Carrie Bickmore reflects on her famous Logies acceptance speech - and reveals the secret plan she hatched with her son

''I feel very honoured and I certainly don’t take it for granted.''

By Carrie Bickmore as told to Amber Giles
In 2015, Carrie Bickmore gave an incredible speech as she accepted the Gold Logie for Most Popular Personality on Australian television.
The 37-year-old star famously donned a blue beanie, and spoke with heartfelt honesty to the audience about the need for greater brain cancer awareness and research.
Carrie lost her first husband, Greg Lange, to brain cancer in 2010, and has since founded a charity, Carrie's Beanies 4 Brain Cancer.
Here, in her own words, The Project co-host reveals how only her young son Ollie knew the secret that would become part of Logies folklore.
Carrie with her beanie at the 2015 TV WEEK Logie Awards. Image: Getty
"I often think about what I would have said if I didn't talk about brain cancer when I won my TV WEEK Gold Logie in 2015.
"Many people have said how I was keeping a big secret from them. But really, I was keeping it from myself, because I wasn't sure I was going to go through with it.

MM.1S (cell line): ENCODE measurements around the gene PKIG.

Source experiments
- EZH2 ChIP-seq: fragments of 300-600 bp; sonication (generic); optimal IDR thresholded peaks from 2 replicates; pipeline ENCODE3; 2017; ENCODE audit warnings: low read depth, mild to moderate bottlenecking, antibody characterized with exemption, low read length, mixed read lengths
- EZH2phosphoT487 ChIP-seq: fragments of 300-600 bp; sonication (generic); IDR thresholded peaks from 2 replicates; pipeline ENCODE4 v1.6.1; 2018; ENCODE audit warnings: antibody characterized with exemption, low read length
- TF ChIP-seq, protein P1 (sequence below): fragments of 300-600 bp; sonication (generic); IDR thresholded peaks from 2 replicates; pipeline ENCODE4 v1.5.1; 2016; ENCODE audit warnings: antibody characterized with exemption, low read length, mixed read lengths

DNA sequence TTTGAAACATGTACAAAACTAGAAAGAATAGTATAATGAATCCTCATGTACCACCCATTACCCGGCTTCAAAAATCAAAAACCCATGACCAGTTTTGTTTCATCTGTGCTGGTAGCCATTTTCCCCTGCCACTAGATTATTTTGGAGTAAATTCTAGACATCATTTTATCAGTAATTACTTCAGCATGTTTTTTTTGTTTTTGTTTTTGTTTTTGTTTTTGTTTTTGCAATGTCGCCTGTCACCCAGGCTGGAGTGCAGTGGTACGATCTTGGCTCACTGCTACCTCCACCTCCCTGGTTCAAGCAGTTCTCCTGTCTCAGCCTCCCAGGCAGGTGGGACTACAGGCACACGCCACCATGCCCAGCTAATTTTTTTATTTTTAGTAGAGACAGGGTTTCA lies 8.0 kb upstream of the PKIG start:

"I decided to do it the Friday before the Logies on the Sunday night. But then I realised if I did win, and people wanted to put on a beanie, I had none to give them! I told a person I worked with and he helped me find a factory I could get beanies from.
Carrie with her son, Ollie, and daughter, Evie, promoting Carries Beanies 4 Brain Cancer. Image: Supplied
"That Friday, I picked up Ollie from school and headed to the factory. He asked, 'Where are we going?' That's when I told him what I was thinking of doing. He said, 'That's so cool!' So he kind of went on the journey with me.
"On the day, I wasn't really sure if I'd do it, but he said, 'Mum, we've got the beanies now – what are we going to do with them all?' I thought, 'I'd better do it.'
"I was proud of Ollie for being such a good secret-keeper on the day. I had my family at the hotel [in Melbourne] while I was getting ready and had a box of beanies there.
"Some of them asked, 'What's that?' I could hear them talking about it and was so close to saying something. But I thought if I didn't win, they'd feel sorry for me and I didn't want that. So I just kept it to myself.
"Winning the Gold was lovely. When you work on something day after day, it all becomes a bit of a blur and you forget that it's still having an impact on people and their lives.
"I feel very honoured and I certainly don't take it for granted."
This article originally appeared in TV WEEK in 2018 and has been republished in full.

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